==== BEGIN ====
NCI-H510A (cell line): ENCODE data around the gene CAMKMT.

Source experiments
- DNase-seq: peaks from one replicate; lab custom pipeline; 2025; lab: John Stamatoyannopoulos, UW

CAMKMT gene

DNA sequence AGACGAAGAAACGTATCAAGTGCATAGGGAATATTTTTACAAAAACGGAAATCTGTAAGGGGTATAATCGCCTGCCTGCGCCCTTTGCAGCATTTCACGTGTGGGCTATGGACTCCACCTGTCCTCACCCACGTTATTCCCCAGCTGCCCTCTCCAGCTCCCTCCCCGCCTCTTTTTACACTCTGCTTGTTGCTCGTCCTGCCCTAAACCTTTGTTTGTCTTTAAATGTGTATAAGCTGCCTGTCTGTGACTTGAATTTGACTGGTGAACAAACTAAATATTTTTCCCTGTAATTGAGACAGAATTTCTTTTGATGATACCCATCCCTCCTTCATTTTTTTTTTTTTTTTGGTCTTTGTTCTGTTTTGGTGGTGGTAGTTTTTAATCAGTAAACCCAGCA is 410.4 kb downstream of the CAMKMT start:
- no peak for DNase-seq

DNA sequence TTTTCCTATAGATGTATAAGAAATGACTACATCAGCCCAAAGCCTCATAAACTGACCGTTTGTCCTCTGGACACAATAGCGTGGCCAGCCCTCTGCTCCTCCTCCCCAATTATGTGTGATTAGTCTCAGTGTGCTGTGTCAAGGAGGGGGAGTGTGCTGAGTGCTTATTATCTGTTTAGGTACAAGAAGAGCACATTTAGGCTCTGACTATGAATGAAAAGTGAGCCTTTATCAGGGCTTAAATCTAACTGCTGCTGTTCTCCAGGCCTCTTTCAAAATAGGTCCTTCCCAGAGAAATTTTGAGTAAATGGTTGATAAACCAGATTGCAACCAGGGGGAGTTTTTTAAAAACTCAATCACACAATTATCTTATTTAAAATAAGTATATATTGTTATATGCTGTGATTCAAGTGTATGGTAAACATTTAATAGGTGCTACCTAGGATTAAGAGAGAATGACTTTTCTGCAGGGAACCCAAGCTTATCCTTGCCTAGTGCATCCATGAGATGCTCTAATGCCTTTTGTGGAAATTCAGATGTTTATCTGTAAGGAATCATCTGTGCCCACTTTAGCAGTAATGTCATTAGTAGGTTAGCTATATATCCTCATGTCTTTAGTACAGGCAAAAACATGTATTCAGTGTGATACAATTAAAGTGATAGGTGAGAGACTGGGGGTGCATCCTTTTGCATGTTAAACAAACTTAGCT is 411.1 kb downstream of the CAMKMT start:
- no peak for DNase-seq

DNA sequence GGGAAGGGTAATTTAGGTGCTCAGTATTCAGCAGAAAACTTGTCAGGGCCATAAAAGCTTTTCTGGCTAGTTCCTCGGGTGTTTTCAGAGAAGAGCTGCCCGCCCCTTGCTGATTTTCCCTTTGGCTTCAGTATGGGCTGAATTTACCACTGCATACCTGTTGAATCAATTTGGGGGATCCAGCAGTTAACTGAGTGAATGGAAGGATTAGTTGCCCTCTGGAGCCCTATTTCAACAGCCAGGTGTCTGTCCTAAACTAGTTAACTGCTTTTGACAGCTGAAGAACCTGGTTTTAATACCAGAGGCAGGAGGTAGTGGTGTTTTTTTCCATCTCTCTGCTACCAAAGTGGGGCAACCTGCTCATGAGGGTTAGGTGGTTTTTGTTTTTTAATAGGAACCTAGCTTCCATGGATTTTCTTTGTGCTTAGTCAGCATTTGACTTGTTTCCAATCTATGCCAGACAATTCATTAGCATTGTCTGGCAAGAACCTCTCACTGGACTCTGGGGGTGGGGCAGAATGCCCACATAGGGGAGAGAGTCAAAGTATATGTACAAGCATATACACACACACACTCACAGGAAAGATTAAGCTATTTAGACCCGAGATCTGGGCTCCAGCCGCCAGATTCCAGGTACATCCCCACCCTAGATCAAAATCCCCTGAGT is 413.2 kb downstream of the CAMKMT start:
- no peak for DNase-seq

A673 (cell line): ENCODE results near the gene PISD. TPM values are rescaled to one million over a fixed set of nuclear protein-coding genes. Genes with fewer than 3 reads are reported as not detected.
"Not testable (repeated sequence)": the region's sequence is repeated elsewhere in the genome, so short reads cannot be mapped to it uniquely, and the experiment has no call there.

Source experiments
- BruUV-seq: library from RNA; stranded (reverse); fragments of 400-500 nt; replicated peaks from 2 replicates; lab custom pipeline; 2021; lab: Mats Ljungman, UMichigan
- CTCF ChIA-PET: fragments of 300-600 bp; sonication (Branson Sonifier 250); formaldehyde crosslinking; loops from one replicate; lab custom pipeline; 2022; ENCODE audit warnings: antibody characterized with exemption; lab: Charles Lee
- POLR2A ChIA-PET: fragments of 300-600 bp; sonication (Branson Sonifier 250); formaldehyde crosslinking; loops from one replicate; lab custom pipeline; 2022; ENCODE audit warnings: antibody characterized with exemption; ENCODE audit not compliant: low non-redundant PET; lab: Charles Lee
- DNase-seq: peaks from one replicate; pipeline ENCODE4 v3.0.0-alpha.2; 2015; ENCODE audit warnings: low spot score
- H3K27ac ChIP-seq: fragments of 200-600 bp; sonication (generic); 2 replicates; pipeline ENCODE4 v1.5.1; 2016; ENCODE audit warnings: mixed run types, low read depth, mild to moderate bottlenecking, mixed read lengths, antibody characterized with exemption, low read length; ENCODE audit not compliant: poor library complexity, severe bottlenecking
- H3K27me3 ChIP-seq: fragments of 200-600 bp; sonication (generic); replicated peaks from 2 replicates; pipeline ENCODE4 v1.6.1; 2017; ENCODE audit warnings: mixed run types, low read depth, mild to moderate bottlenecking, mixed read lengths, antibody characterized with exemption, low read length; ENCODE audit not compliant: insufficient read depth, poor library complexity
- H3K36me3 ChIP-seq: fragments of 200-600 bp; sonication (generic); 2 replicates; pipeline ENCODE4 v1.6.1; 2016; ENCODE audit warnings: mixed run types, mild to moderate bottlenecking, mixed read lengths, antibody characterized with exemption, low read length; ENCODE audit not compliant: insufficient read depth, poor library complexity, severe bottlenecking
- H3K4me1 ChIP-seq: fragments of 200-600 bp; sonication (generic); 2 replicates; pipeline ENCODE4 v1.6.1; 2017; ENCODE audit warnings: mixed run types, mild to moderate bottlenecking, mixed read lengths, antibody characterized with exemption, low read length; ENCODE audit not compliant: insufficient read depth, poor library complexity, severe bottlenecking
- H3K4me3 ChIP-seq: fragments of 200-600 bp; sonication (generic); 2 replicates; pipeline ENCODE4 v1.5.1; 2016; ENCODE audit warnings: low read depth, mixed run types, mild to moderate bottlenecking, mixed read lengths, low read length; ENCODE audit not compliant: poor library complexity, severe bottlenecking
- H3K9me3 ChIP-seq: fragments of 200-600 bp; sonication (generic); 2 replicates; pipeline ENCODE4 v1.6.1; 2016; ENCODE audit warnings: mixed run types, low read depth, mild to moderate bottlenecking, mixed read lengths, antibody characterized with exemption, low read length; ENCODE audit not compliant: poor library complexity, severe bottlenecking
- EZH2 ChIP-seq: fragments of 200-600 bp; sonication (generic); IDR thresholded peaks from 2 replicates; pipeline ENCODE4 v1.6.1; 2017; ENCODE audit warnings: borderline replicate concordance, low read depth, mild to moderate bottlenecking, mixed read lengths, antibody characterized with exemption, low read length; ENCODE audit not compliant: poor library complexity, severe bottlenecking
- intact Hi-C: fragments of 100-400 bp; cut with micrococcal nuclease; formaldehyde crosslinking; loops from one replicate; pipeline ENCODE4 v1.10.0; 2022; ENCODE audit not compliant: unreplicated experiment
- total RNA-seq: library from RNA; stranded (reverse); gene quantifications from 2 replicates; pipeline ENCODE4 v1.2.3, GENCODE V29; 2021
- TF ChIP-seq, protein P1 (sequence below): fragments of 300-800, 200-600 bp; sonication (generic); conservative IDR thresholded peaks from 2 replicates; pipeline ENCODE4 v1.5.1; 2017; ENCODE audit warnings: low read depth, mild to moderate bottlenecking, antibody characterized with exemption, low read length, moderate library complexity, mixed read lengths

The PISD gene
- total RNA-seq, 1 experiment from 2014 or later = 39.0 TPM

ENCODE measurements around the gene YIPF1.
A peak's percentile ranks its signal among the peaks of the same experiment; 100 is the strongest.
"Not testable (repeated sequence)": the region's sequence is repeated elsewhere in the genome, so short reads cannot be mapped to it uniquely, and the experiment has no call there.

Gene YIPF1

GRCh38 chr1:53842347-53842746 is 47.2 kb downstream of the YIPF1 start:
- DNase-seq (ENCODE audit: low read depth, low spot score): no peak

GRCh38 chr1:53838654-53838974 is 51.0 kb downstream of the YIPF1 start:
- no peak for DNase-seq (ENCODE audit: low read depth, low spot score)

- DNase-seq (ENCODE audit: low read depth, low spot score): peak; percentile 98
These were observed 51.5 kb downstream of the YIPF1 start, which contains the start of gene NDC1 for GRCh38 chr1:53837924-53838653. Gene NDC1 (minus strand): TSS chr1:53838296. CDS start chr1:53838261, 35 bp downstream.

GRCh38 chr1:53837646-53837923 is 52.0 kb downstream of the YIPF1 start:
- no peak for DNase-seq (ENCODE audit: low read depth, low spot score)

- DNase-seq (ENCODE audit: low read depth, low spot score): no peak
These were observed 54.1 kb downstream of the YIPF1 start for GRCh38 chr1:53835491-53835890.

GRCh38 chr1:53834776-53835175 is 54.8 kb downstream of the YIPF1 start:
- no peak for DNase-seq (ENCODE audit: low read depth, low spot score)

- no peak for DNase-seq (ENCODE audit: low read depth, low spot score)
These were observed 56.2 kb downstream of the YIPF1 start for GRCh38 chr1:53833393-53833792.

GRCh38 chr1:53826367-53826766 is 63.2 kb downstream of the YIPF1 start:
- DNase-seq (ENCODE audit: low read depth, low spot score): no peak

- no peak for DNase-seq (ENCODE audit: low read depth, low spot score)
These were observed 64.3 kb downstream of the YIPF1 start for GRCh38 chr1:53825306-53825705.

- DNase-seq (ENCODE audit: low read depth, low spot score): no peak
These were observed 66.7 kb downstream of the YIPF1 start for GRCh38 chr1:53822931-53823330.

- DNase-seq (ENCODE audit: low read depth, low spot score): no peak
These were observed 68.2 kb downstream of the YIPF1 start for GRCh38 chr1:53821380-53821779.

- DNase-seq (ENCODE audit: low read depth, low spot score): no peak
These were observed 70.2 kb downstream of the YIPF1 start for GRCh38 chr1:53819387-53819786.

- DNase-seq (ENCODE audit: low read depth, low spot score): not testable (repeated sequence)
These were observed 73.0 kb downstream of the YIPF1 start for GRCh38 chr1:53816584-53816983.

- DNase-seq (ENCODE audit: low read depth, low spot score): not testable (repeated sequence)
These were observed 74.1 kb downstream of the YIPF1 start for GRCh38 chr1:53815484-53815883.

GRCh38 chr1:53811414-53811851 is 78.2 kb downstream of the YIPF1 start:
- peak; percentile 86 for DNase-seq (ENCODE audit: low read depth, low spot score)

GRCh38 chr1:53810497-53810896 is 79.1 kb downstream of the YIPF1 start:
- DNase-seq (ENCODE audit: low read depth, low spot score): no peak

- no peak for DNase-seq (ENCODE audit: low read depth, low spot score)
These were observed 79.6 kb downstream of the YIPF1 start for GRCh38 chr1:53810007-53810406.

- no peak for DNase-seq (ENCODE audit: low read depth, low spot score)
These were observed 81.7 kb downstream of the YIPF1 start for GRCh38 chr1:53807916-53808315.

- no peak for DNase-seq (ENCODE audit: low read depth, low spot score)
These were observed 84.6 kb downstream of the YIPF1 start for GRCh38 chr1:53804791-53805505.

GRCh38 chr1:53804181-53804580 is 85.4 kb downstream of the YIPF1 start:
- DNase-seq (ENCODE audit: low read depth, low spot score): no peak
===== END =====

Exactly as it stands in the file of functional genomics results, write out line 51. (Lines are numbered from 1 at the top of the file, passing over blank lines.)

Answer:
These were observed 64.3 kb downstream of the YIPF1 start for GRCh38 chr1:53825306-53825705.